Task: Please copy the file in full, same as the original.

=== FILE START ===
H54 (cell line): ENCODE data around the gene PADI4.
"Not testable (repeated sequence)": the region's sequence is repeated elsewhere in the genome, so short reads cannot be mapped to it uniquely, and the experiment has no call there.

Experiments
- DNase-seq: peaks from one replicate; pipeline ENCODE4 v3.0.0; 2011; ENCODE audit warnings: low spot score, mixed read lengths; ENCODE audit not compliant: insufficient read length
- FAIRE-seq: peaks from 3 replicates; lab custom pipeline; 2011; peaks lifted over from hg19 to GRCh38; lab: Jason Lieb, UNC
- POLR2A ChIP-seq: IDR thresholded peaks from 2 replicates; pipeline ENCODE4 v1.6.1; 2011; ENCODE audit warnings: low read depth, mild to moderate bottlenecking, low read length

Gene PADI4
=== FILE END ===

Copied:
H54 (cell line): ENCODE data around the gene PADI4.
"Not testable (repeated sequence)": the region's sequence is repeated elsewhere in the genome, so short reads cannot be mapped to it uniquely, and the experiment has no call there.

Experiments
- DNase-seq: peaks from one replicate; pipeline ENCODE4 v3.0.0; 2011; ENCODE audit warnings: low spot score, mixed read lengths; ENCODE audit not compliant: insufficient read length
- FAIRE-seq: peaks from 3 replicates; lab custom pipeline; 2011; peaks lifted over from hg19 to GRCh38; lab: Jason Lieb, UNC
- POLR2A ChIP-seq: IDR thresholded peaks from 2 replicates; pipeline ENCODE4 v1.6.1; 2011; ENCODE audit warnings: low read depth, mild to moderate bottlenecking, low read length

Gene PADI4